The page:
The woman is not a threat to homeland security, but to our notions of home itself. As Catherine Malabou writes in What Shall We Do with Our Brain?, “An Alzheimer's patient is the nemesis of connectionist society, the counter-model of flexibility. He is presented as a disaffiliated person: errant, without memory, asocial, without recourse.” And so the threat she poses IS like that of the smuggler, the illegal who crosses the national border and then hides: “One can see an obvious relation,” she argues, “between, on the one hand, the image constructed and conveyed of such a patient and, on the other, those constructed of the homeless, illegal immigrants, or unemployed persons about to be kicked off the dole” (52). There are national boundaries, which we usually cannot see, and there are mental borders, also invisible to the naked eye.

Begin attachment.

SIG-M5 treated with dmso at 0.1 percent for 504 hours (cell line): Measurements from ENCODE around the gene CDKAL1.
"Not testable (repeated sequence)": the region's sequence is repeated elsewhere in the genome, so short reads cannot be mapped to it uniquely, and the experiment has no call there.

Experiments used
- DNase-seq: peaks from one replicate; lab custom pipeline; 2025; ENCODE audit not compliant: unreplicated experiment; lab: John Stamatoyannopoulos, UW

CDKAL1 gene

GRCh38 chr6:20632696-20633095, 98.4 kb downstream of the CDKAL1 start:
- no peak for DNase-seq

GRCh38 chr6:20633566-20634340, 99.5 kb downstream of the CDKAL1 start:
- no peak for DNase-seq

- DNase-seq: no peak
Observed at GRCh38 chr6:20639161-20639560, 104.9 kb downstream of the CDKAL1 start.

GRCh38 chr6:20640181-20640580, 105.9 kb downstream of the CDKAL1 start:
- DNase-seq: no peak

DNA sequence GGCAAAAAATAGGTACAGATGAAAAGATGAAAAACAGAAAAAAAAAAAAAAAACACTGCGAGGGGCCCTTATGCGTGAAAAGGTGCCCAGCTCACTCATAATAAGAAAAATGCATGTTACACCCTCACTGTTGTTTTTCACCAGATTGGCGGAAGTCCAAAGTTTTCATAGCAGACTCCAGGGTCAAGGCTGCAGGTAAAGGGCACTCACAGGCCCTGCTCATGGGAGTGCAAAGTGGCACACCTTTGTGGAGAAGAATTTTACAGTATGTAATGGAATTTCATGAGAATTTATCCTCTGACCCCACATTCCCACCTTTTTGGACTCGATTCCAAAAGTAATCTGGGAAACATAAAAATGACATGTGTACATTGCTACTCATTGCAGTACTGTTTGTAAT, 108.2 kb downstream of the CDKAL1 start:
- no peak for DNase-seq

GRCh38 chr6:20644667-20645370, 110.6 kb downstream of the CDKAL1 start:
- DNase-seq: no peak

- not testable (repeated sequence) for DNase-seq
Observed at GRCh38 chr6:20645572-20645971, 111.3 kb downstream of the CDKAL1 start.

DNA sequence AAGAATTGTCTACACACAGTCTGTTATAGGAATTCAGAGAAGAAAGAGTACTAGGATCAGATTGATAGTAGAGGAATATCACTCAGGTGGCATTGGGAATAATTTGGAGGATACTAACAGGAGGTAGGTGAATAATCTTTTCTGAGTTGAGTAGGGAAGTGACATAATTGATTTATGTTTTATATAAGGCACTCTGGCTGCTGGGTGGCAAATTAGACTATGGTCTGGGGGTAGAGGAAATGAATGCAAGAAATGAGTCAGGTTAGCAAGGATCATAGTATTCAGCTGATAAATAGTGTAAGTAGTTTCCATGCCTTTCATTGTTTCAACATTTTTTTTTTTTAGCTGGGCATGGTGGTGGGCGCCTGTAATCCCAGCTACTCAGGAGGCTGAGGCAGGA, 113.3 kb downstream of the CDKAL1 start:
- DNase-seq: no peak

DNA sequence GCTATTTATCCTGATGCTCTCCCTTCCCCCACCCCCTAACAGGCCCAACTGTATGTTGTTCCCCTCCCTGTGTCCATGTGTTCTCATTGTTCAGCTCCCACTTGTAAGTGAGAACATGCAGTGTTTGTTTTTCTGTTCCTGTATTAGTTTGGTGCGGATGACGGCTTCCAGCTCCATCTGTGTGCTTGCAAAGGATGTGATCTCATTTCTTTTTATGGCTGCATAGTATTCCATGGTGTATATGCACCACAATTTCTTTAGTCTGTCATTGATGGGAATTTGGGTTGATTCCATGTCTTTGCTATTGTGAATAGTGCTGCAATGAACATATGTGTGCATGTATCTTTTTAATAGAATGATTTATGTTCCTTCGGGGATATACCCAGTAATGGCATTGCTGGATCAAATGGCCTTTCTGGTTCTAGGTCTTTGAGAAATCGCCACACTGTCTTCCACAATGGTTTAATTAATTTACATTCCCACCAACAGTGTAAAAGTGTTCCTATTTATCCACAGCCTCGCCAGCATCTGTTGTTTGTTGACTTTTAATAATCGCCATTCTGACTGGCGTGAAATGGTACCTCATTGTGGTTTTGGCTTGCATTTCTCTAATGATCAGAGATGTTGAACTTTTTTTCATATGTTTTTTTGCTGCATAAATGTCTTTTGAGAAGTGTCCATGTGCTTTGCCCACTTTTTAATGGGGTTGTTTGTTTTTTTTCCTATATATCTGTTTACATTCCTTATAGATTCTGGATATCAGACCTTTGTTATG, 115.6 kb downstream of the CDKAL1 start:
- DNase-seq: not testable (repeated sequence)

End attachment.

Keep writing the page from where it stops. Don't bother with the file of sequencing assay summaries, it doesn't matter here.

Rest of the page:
One term is “illegal immigrants.” In 2010, the Governor of Arizona, Jan Brewer, was quoted as claiming that “they come in as illegal people wanting to come to work. Then they are accosted and they become subjects of the drug cartel,” are forced to become “mules.” More recently (she is still governor of Arizona) she objected strongly to the U.S. Department of Homeland Security's decision to release illegal immigrants from jails a week before mandatory budget cuts across the government. These cuts were caused by members of her own party, of course. “This is pure political posturing and the height of absurdity,” she said. “This represents a return to exactly the kind of catch-and-release procedures that have long made a mockery of our country's immigration system.” (ABC15). From mules to fish, these illegals are reduced to the category of animals.